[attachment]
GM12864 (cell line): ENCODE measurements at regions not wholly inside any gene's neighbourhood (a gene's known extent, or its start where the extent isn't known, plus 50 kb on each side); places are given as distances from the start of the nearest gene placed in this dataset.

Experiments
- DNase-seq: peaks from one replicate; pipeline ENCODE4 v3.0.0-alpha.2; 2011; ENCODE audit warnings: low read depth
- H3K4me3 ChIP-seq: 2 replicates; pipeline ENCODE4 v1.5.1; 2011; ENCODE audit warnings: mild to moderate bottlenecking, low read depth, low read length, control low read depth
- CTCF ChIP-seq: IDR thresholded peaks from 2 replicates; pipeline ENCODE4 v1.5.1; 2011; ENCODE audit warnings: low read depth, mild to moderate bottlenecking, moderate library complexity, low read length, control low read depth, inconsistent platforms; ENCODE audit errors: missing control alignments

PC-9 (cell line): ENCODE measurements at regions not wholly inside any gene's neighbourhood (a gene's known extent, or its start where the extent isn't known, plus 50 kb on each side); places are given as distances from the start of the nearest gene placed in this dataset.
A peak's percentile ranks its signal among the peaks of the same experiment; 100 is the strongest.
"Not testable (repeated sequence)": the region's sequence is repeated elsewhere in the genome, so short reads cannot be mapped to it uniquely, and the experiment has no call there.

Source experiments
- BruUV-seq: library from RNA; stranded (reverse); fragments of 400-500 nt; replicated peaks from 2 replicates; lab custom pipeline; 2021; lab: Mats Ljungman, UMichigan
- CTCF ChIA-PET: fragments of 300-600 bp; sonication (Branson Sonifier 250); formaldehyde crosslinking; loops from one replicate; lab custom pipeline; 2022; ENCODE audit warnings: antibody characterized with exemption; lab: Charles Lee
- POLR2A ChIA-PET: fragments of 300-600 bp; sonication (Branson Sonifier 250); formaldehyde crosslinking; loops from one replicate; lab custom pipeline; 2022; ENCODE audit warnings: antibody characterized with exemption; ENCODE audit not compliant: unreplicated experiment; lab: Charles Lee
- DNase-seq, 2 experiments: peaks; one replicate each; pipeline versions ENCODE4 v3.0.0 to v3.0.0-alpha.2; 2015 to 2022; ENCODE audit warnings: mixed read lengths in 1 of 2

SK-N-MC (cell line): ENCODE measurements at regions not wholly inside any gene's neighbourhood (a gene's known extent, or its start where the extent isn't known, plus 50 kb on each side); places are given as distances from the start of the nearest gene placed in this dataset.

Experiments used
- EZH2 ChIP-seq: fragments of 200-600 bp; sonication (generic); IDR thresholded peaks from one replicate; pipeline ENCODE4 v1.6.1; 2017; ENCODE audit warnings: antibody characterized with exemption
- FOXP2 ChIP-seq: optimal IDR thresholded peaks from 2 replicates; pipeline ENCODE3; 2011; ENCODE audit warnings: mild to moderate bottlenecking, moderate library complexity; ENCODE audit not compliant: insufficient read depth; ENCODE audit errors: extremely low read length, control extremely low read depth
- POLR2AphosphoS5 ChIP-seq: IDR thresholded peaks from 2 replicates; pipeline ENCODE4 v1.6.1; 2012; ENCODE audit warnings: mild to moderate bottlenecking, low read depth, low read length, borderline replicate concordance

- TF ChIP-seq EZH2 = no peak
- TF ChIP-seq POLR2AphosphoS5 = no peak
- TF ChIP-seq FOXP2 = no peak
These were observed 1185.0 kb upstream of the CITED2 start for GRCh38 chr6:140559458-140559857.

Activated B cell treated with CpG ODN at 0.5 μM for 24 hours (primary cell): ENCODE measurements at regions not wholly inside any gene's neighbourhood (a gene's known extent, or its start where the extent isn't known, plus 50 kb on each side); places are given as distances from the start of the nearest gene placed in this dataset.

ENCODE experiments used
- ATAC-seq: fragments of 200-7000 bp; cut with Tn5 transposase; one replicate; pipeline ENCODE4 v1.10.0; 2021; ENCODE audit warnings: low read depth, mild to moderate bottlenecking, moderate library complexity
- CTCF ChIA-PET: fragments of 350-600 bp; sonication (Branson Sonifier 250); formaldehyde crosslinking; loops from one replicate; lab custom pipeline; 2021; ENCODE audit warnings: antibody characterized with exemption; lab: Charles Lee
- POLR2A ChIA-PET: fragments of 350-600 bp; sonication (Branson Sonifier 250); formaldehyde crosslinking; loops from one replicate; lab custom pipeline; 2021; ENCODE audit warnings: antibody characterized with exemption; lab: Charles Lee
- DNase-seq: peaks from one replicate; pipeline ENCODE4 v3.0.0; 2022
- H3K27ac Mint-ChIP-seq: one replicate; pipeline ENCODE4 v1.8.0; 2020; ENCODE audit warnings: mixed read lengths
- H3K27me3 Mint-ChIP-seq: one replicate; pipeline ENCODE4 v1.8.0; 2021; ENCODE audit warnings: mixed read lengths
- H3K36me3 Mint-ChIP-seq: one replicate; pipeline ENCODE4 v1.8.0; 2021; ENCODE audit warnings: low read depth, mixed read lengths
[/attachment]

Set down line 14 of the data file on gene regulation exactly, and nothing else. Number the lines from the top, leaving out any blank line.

SK-N-MC (cell line): ENCODE measurements at regions not wholly inside any gene's neighbourhood (a gene's known extent, or its start where the extent isn't known, plus 50 kb on each side); places are given as distances from the start of the nearest gene placed in this dataset.